Hi, I’m Mark Gregory, BBC International Business Reporter. As Tan Boon Tee points out some poorer countries’ economies depend on the money sent home by migrants. It’s maybe worth spelling out just how dependent they are. For countries like Moldova and Tajikistan remittances make up a third of their national income. In the Philippines, its a fifth. Proportions are similar in lots of other places. In fact overall money sent by migrants provides more income for developing countries than either official aid or foreign investment. But now the party is over – after years of very rapid growth, this year for the first time anyone can remember, the value of remittances is expected to fall. Millions of migrants have lost their jobs or seen their incomes slashed thanks to recession in rich nations. My worry is this could massively increase poverty in places that were already struggling. (Though the World Bank seems to think remittances have actually held up rather better than aid or investment flows to poorer nations, which have both slumped as a result of the financial crisis.) What does anybody else think?

    • 10 Tom K in Mpls
      June 16, 2009 at 15:33

      I agree completely. That was my point. “Then the money goes to add to a local economy that is, in part, now based on an non-earning, unreliable non-worker. Also not good.” Maybe I should have said ‘local non worker’ . If the economy does not have a strong local base, any prosperity is pure illusion. This applies to the African mining and remittances. All illusion.

      The poor are not getting poorer, you simply get to clearly see what the true economy is like.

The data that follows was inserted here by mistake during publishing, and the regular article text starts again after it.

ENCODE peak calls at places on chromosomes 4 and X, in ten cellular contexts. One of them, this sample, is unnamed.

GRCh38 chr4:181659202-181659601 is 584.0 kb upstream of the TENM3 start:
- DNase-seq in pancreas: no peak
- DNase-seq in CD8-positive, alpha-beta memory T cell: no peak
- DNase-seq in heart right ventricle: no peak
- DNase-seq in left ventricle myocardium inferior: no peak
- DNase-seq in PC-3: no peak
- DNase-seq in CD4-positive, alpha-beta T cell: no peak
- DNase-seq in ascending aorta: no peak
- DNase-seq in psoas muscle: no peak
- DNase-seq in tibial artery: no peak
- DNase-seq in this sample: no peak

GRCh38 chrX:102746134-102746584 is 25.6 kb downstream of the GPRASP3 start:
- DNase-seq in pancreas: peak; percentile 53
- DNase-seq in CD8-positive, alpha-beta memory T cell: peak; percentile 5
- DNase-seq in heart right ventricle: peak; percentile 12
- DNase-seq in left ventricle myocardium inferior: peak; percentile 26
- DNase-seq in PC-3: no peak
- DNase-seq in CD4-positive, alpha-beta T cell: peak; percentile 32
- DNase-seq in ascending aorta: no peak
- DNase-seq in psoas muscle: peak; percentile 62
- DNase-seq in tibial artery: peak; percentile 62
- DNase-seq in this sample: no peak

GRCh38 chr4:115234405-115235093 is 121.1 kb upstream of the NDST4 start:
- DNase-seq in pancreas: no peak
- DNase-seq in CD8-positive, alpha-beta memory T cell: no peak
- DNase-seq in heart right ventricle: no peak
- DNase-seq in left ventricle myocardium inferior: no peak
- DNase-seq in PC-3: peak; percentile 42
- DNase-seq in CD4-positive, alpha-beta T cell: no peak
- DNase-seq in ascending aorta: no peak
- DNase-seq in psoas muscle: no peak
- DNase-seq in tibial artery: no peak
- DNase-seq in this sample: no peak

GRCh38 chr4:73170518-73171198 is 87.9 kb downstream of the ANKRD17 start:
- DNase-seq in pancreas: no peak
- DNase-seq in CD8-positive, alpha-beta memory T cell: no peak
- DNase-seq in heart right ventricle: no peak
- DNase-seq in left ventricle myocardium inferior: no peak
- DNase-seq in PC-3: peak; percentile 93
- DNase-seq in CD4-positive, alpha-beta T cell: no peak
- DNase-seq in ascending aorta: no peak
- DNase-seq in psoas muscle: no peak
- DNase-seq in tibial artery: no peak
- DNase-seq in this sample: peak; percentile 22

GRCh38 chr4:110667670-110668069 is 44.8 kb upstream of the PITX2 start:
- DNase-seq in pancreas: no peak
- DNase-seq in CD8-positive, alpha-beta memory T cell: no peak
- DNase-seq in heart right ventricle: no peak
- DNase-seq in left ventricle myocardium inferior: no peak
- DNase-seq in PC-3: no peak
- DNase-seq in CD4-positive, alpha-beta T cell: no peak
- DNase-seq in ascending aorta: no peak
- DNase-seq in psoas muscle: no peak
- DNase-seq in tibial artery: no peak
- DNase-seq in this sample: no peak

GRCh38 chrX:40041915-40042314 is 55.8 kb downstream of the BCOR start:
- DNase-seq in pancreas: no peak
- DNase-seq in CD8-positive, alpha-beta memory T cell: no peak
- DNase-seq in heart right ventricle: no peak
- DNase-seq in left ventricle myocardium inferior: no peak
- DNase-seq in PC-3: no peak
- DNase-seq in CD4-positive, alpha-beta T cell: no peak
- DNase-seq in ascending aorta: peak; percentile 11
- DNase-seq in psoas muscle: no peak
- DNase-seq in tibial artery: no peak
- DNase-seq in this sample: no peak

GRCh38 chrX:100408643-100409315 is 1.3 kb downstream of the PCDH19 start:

8. 11 Stanley Nebo
    September 1, 2009 at 05:14

    I’m one of those who managed to penetrate the blue sky and landed in one of the pasture land. I’m from the land that witnessed 14yrs of civil unrest in west Africa. the employment rate and standard of living before the war was better but all deteriorated. However, good number of her citizens went abroad and greatly sending back money to friends, love ones and family members. this is helping to reduce more pressure on government to meet up more obligations for the citizens. I think the poor in my country are getting better and self reliance, engaging into small business than before. we’re(abroad) making great impact on the economy back home, giving it positive growth.

  9. September 1, 2009 at 20:44

    Here, in the USA we have problems with illegals and is hard for American’s not to be upset, they have such define atittude we the people of the United States have allow many to come to our beloved America. and they sure have come and destroy, abuse, insult and take all they can. And know that we are suffer badly if we speek we are racist. If not been racist at all is been fair I’m American and love honor my homeland and I’m tired to see my amazing America been abuse.